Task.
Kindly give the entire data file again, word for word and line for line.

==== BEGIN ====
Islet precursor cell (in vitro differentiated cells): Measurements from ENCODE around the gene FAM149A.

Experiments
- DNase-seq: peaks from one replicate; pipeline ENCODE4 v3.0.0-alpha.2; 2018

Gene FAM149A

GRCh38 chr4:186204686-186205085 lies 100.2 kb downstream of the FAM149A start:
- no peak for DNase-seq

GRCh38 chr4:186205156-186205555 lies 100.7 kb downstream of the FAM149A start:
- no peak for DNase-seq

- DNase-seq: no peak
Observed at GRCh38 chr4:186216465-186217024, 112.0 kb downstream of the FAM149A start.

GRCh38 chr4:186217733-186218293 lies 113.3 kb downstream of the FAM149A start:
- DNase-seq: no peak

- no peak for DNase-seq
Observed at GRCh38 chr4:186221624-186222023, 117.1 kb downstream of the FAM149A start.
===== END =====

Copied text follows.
Islet precursor cell (in vitro differentiated cells): Measurements from ENCODE around the gene FAM149A.

Experiments
- DNase-seq: peaks from one replicate; pipeline ENCODE4 v3.0.0-alpha.2; 2018

Gene FAM149A

GRCh38 chr4:186204686-186205085 lies 100.2 kb downstream of the FAM149A start:
- no peak for DNase-seq

GRCh38 chr4:186205156-186205555 lies 100.7 kb downstream of the FAM149A start:
- no peak for DNase-seq

- DNase-seq: no peak
Observed at GRCh38 chr4:186216465-186217024, 112.0 kb downstream of the FAM149A start.

GRCh38 chr4:186217733-186218293 lies 113.3 kb downstream of the FAM149A start:
- DNase-seq: no peak

- no peak for DNase-seq
Observed at GRCh38 chr4:186221624-186222023, 117.1 kb downstream of the FAM149A start.